With the long, tragic crisis in Zimbabwe coming to a close [we hope], and the long national drama surrounding President Thabo Mbeki and his former deputy, and successor as president, Jacob Zuma approaching resolution, we appear to be on the cusp of some new beginnings, for better or for worse.

I say for better or for worse because, I believe African leadership- it’s legacy, traditions, and institutions-is failing us. Sadly I am not anywhere close to being the first to express this lament, but I do promise to do more than just complain.

I believe in Africa. I believe Africa can work. But I don’t believe it will work without us engaging each other to confront institutional problems and cultural dynamics that compromise our effectiveness and our democratic ideals.

In South Africa specifically, I believe our problems fall broadly into a few areas:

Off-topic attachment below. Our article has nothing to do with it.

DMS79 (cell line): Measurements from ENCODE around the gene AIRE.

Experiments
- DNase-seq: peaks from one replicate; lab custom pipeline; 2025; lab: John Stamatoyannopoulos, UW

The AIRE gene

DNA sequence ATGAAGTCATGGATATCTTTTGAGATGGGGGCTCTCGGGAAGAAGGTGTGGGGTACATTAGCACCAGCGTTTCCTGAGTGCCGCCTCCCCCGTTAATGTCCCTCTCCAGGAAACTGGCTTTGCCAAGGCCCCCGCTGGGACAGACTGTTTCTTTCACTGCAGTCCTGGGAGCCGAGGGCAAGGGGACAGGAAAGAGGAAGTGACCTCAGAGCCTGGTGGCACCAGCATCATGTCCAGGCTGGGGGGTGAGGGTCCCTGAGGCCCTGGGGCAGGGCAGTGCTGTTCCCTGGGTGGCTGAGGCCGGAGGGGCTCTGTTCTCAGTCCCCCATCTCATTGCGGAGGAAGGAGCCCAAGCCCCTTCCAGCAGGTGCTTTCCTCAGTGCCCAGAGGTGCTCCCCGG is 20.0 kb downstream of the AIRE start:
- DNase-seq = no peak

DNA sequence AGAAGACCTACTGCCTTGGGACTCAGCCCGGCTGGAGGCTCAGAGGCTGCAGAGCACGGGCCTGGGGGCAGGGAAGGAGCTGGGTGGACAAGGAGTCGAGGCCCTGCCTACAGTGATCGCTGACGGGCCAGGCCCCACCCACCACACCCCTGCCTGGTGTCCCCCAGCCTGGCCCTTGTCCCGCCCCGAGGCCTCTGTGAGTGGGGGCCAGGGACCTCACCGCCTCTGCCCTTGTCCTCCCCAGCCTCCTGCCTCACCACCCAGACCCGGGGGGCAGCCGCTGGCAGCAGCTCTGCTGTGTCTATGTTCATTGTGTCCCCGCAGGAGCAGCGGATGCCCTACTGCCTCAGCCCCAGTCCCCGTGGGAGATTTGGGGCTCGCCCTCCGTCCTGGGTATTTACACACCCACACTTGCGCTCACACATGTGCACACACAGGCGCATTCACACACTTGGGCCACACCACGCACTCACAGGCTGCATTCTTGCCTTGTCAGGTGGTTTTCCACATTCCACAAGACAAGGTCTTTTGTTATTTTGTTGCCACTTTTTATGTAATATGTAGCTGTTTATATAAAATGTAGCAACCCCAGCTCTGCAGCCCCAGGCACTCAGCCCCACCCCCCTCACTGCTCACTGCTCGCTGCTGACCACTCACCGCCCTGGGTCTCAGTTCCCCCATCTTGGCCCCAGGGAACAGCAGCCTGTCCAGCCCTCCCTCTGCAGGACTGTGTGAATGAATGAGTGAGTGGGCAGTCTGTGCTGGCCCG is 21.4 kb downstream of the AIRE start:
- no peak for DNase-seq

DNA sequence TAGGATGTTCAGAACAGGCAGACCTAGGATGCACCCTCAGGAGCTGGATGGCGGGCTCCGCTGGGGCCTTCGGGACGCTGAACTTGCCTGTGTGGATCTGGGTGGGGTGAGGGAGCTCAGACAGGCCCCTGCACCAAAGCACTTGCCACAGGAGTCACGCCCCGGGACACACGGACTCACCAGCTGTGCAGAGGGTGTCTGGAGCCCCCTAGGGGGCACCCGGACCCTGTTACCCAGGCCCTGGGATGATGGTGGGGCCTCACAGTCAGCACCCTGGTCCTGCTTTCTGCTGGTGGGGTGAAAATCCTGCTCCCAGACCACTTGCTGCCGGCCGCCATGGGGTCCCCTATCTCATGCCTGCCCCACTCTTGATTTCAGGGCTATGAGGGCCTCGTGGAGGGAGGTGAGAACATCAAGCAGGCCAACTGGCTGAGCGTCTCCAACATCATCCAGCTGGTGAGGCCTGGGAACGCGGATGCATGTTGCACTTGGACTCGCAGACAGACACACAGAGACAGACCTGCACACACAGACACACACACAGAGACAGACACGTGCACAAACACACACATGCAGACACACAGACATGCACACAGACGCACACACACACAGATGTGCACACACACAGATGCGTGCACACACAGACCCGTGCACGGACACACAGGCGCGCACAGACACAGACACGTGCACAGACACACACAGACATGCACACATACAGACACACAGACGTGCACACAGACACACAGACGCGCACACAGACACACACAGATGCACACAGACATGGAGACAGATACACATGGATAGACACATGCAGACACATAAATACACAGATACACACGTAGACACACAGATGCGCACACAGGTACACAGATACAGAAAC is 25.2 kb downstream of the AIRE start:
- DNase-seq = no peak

A poverty of ideas and vision
Failure to mobilize and empower society to confront and overcome challenges
A culture of rulers rather than public servants
Politics as industry: self-serving public ‘servants’ and the culture of corruption
Lack of a strong culture of meaningful debate

In the next few weeks, I will be writing a series of articles on each of these, attempting to identify the main problems, their roots, and proposing solutions. I hope to be joined by other contributors, and hope to be engaged by readers on the issues raised, and engage them right back.

This will by no means be a comprehensive exercise, but I do hope this will represent the [re]beginning of a process.


We get the leaders we deserve.